Veggies on the counter

Farmers’ Market Salad with Apricot-Cumin Dressing

Posted in salads, side dishes by veggies on the counter on March 11, 2015

01 final blog

It’s that time of the year when the weather is getting warmer and I start craving raw and cold salads again. This week, at the farmers’ market, I brought home lots of kohlrabi and turnips with the main intention to eat them raw (which is how I like them better anyway).

I know that a lot of people aren’t particularly excited about turnips, and even though I used to share the same opinion, I’ve been rediscovering this vegetable and absolutely loving its versatility. I’ve been enjoying thinly sliced turnips with just a dash of salt and black pepper as a light snack these days – there’s something about its light and yet slightly bitter flavour that I really love.

02 final blog

Anyway, this salad is pretty much like a coleslaw, with lots of crispiness and different textures. I felt I needed to balance that with a smooth dressing, and that’s how I ended up making an apricot-based one. I was really pleased with how it turned out – it’s sweet and tangy at the same time, with just a hint of cumin to make it more complex and intense.

03 final blog04 final blog

Farmers’ Market Salad with Apricot-Cumin Dressing

Serves 4

For the salad:

220 g /5 medium sized carrots, grated

140 g /1 large kohlrabi, thinly sliced

120 g /1 large turnip, thinly sliced

200 g /1 large orange, sliced into half-moons

15 g / half a bunch of parsley, finely chopped

15 g / half a bunch of coriander, finely chopped

60 g /1/2 cup pistachios, coarsely chopped, toasted and lightly salted

For the apricot-cumin dressing:

65 g /6 dried unsulphured apricots, roughly chopped

6 Tablespoons olive oil

6 Tablespoons lemon juice

3 Tablespoons water

1 ¼ teaspoons cumin seeds, toasted and ground in a mortar and pestle

¼ teaspoon sea salt

black pepper to taste

Combine all the ingredients for the salad in a large bowl.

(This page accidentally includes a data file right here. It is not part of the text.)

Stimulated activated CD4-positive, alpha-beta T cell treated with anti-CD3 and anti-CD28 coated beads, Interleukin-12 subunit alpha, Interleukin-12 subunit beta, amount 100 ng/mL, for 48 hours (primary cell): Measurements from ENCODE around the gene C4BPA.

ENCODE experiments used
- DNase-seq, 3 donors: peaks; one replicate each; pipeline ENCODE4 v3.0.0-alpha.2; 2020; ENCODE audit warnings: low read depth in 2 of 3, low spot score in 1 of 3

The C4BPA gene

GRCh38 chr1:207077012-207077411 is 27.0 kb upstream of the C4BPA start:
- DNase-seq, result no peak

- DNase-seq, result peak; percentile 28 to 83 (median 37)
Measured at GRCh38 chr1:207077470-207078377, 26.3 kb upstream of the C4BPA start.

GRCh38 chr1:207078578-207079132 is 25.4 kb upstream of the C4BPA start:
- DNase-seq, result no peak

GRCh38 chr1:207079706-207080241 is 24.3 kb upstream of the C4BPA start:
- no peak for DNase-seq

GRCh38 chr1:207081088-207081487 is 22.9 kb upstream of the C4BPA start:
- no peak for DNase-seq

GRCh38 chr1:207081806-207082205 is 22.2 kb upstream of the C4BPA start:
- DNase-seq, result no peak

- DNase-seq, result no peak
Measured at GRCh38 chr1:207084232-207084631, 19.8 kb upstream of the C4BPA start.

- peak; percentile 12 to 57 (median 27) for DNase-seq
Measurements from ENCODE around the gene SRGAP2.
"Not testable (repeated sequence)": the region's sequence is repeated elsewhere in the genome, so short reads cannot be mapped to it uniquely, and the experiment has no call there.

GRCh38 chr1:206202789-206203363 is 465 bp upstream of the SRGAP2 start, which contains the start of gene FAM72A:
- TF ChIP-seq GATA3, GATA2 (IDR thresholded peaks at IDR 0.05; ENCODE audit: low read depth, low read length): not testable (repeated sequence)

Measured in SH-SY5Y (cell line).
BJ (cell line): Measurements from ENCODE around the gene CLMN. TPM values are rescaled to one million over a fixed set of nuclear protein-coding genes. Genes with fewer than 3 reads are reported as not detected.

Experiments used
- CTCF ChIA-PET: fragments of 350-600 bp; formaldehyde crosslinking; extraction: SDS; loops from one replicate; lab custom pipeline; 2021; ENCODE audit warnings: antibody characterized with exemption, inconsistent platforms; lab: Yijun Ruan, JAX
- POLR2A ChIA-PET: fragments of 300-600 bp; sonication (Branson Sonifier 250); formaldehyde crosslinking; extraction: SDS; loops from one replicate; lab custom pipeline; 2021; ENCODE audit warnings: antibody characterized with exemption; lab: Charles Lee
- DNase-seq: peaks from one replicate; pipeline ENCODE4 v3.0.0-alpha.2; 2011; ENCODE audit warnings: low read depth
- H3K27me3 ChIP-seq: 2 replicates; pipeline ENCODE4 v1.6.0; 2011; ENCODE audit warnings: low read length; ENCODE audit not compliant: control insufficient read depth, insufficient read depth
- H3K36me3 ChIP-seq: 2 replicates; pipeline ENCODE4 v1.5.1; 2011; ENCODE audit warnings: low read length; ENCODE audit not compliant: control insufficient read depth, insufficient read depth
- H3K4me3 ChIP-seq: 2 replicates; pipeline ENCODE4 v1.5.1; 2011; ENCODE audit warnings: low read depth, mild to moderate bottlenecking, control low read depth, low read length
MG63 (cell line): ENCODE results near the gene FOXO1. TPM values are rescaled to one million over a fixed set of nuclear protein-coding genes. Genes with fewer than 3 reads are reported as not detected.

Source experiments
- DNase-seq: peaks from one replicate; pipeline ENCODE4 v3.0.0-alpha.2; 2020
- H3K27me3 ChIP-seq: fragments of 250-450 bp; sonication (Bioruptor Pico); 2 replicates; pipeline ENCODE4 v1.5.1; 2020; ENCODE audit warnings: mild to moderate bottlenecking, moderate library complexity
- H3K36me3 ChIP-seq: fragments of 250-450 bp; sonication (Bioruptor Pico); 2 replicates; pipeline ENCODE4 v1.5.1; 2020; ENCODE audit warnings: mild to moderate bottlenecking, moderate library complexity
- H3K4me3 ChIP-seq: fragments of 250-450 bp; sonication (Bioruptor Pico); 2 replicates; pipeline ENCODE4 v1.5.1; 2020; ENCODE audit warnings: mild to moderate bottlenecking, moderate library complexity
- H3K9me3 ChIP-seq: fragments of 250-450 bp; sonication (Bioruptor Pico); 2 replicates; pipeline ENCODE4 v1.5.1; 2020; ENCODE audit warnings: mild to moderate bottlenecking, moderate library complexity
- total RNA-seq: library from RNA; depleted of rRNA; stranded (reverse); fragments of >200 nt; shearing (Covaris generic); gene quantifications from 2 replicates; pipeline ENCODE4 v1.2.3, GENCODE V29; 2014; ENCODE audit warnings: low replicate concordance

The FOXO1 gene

Put the apricots in a small bowl. Pour 1 cup of boiling water over them, cover the bowl, and let stand for at least 10 minutes, or until the apricots are very soft.

In a blender, combine the drained apricots with all the other ingredients for the dressing. Blend until you get a very smooth mixture.

Pour the dressing over the salad (you might not need all of it, use just enough to coat the vegetables), mix with a wooden spoon or with your hands and serve immediately.

Spicy Tofu with Peas and Mint

Posted in main courses, salads by veggies on the counter on November 14, 2010

My week has been really busy, and all I’ve been eating lately is kind of boring and predictable stuff (basically, lots of sandwiches and soup). So today, I finally gave myself some time to go into the kitchen and prepare a proper lunch. That lunch – for which the recipe follows – relies on a favorite combination of mine: peas and mint. As far as the preparation time goes, this is the kind of dish that will only take you a couple minutes to make, but even so, you can certainly prepare the tofu and rub the spices onto it and left the whole thing in the refrigerator until you start cooking.

Typically, I’d serve this along with some raita (with all natural, unsweetened, soy yogurt, grated cucumber, and good pinch of salt), but today, after an hour running, I was craving a more satisfying meal and made, instead, some buckwheat pancakes to go with it. I often like my tofu the simple (and easy) way – coated in a little olive oil, sprinkled with sea salt, and therefore grilled until golden brown – but rubbing a spice mix into it before grilling/frying, might be a new favorite method. Actually, as I type this, I can’t help myself but thinking on variations to the  mixture of spices suggested below: feel free to add curry powder for a more indian scented flavor, or even going a completely different way, by substiting the cumin, ginger, paprika and turmeric, for dried herbs such as rosemary, thyme and oregano.

Spicy tofu with peas and mint

(serves 4)

400 grams extra firm tofu, rinsed, pat dry, and cubbed

450 grams frozen peas

1 teaspoon powdered garlic

2 teaspoons ground cumin

¼ teaspoon black pepper

1 teaspoon ground powdered ginger

½ teaspoon turmeric

1 tablespoon paprika

2 ½ tablespoons lemon juice

1 ½ tablespoons tamari